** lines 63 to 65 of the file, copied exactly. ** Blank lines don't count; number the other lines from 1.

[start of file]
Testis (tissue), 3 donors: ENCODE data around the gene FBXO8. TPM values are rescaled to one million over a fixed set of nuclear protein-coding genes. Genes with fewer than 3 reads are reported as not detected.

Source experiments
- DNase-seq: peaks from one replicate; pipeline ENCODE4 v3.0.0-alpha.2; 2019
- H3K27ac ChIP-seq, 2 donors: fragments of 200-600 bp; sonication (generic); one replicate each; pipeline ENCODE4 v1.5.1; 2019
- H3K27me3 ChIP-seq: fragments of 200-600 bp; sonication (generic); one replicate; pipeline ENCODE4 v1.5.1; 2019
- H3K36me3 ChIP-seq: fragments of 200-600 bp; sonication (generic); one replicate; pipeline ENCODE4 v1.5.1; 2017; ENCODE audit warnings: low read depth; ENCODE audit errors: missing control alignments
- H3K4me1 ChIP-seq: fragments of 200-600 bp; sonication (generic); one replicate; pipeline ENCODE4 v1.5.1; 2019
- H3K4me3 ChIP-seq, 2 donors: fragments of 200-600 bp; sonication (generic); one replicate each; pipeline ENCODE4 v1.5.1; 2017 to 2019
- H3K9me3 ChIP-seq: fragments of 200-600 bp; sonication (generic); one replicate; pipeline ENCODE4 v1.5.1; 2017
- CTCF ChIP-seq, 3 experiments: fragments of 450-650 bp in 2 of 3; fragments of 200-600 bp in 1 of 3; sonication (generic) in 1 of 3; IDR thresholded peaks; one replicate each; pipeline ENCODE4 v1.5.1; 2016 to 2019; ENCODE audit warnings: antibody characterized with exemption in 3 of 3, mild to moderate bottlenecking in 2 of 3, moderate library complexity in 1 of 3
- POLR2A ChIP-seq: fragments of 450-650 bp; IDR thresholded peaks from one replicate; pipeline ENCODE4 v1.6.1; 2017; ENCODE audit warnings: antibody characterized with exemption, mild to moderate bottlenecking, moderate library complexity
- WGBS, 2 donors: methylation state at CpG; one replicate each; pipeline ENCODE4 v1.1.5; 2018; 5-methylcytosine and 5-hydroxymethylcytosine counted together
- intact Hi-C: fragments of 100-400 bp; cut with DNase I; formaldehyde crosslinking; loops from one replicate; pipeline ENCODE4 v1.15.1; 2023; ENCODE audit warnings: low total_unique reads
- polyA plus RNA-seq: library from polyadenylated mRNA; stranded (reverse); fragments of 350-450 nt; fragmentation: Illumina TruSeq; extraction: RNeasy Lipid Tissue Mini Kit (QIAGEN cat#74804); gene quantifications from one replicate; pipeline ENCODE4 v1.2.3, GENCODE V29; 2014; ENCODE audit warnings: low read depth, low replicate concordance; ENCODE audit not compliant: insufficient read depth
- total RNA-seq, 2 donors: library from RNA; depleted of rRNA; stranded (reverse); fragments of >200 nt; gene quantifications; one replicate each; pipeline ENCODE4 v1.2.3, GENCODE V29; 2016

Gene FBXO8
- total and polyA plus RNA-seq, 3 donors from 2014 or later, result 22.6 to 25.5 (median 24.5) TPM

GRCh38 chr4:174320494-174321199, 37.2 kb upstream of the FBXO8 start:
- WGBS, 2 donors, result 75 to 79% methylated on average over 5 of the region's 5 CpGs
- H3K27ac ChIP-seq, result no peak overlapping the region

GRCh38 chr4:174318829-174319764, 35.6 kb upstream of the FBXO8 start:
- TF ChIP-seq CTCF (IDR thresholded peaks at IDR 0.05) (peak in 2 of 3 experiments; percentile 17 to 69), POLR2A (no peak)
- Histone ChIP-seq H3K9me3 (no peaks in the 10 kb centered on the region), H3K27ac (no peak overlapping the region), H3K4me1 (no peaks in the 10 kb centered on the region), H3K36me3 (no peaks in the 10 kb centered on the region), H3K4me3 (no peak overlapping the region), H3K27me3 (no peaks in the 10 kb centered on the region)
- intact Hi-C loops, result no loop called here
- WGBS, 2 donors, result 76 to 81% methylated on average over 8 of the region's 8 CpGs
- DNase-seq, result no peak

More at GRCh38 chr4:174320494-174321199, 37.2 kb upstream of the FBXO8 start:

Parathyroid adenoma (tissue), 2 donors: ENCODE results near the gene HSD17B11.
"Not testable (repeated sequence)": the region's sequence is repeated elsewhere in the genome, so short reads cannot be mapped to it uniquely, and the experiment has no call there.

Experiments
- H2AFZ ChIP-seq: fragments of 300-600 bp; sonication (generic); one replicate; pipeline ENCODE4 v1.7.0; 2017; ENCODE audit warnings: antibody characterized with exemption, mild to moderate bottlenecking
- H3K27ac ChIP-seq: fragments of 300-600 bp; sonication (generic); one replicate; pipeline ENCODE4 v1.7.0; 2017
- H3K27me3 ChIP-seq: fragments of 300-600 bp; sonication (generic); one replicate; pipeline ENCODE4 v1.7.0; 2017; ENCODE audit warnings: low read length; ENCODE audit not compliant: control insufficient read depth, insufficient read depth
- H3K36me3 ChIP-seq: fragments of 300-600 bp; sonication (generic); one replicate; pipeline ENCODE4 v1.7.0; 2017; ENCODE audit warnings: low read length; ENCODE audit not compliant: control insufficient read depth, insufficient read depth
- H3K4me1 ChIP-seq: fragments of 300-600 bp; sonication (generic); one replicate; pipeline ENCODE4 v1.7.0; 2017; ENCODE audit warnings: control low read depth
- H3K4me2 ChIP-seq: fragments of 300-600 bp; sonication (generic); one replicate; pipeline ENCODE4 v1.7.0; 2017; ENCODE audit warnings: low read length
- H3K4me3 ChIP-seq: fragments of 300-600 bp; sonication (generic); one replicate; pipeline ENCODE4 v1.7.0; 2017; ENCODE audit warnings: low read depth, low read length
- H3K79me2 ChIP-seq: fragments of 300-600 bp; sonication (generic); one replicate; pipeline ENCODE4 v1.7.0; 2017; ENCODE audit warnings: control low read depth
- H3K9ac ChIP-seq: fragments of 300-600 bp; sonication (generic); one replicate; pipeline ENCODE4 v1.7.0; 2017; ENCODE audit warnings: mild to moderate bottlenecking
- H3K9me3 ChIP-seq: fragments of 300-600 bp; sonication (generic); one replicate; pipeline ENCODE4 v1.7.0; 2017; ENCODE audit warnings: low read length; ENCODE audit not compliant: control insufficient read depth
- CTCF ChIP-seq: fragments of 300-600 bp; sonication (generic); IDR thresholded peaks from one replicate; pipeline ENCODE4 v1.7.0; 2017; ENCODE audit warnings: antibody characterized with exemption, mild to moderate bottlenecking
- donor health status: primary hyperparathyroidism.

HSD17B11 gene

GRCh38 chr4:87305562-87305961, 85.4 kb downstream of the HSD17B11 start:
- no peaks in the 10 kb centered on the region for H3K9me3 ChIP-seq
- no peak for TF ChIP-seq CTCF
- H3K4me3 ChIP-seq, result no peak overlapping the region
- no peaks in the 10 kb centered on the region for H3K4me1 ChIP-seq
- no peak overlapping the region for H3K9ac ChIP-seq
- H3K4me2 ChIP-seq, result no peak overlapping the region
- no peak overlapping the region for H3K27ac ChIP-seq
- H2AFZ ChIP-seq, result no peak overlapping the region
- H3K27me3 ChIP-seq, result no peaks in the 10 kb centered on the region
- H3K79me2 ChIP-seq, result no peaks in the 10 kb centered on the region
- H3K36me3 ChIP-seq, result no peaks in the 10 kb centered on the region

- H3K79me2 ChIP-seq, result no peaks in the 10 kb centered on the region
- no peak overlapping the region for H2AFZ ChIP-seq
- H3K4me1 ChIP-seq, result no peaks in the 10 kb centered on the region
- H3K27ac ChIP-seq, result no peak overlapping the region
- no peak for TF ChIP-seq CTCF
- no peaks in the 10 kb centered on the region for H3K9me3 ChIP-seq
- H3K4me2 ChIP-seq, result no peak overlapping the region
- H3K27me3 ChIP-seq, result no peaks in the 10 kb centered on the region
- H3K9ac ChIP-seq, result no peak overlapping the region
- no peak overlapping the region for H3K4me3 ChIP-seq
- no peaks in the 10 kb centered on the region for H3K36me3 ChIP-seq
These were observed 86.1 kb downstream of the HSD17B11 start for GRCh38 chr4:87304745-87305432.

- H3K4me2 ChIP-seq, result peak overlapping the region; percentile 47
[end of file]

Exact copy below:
- H3K27me3 ChIP-seq, result no peaks in the 10 kb centered on the region
- H3K9ac ChIP-seq, result no peak overlapping the region
- no peak overlapping the region for H3K4me3 ChIP-seq